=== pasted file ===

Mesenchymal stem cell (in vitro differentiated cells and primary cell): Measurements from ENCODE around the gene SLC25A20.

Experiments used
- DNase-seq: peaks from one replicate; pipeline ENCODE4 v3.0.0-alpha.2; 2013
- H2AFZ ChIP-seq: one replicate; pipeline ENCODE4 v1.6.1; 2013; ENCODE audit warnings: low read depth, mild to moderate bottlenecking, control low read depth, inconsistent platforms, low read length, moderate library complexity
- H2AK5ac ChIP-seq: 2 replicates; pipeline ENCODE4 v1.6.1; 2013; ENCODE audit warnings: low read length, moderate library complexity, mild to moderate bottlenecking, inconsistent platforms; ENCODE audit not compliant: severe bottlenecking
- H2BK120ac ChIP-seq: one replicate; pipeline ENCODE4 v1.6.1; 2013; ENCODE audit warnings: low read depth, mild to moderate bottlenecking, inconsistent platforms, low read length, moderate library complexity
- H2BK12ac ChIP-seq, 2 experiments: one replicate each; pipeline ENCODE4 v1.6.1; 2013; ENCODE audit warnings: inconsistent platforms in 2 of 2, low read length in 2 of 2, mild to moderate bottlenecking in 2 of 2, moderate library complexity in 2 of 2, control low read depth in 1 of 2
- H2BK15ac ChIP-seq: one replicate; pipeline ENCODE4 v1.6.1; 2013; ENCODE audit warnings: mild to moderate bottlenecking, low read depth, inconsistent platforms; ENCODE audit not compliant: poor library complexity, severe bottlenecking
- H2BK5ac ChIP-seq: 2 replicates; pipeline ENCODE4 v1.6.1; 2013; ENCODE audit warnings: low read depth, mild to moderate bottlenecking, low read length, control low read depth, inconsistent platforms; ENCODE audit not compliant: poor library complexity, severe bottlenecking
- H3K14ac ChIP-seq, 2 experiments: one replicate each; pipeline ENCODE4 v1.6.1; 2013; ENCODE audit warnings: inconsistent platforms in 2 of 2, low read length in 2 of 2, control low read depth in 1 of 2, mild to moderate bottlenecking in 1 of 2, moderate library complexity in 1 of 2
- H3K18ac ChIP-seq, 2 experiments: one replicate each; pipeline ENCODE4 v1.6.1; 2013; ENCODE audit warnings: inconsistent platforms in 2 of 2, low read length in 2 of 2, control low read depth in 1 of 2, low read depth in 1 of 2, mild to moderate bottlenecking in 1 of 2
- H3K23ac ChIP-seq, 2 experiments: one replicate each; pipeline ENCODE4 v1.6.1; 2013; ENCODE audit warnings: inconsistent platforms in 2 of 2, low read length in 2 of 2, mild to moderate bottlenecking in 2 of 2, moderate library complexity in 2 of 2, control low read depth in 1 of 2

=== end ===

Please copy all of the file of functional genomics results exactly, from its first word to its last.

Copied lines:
Mesenchymal stem cell (in vitro differentiated cells and primary cell): Measurements from ENCODE around the gene SLC25A20.

Experiments used
- DNase-seq: peaks from one replicate; pipeline ENCODE4 v3.0.0-alpha.2; 2013
- H2AFZ ChIP-seq: one replicate; pipeline ENCODE4 v1.6.1; 2013; ENCODE audit warnings: low read depth, mild to moderate bottlenecking, control low read depth, inconsistent platforms, low read length, moderate library complexity
- H2AK5ac ChIP-seq: 2 replicates; pipeline ENCODE4 v1.6.1; 2013; ENCODE audit warnings: low read length, moderate library complexity, mild to moderate bottlenecking, inconsistent platforms; ENCODE audit not compliant: severe bottlenecking
- H2BK120ac ChIP-seq: one replicate; pipeline ENCODE4 v1.6.1; 2013; ENCODE audit warnings: low read depth, mild to moderate bottlenecking, inconsistent platforms, low read length, moderate library complexity
- H2BK12ac ChIP-seq, 2 experiments: one replicate each; pipeline ENCODE4 v1.6.1; 2013; ENCODE audit warnings: inconsistent platforms in 2 of 2, low read length in 2 of 2, mild to moderate bottlenecking in 2 of 2, moderate library complexity in 2 of 2, control low read depth in 1 of 2
- H2BK15ac ChIP-seq: one replicate; pipeline ENCODE4 v1.6.1; 2013; ENCODE audit warnings: mild to moderate bottlenecking, low read depth, inconsistent platforms; ENCODE audit not compliant: poor library complexity, severe bottlenecking
- H2BK5ac ChIP-seq: 2 replicates; pipeline ENCODE4 v1.6.1; 2013; ENCODE audit warnings: low read depth, mild to moderate bottlenecking, low read length, control low read depth, inconsistent platforms; ENCODE audit not compliant: poor library complexity, severe bottlenecking
- H3K14ac ChIP-seq, 2 experiments: one replicate each; pipeline ENCODE4 v1.6.1; 2013; ENCODE audit warnings: inconsistent platforms in 2 of 2, low read length in 2 of 2, control low read depth in 1 of 2, mild to moderate bottlenecking in 1 of 2, moderate library complexity in 1 of 2
- H3K18ac ChIP-seq, 2 experiments: one replicate each; pipeline ENCODE4 v1.6.1; 2013; ENCODE audit warnings: inconsistent platforms in 2 of 2, low read length in 2 of 2, control low read depth in 1 of 2, low read depth in 1 of 2, mild to moderate bottlenecking in 1 of 2
- H3K23ac ChIP-seq, 2 experiments: one replicate each; pipeline ENCODE4 v1.6.1; 2013; ENCODE audit warnings: inconsistent platforms in 2 of 2, low read length in 2 of 2, mild to moderate bottlenecking in 2 of 2, moderate library complexity in 2 of 2, control low read depth in 1 of 2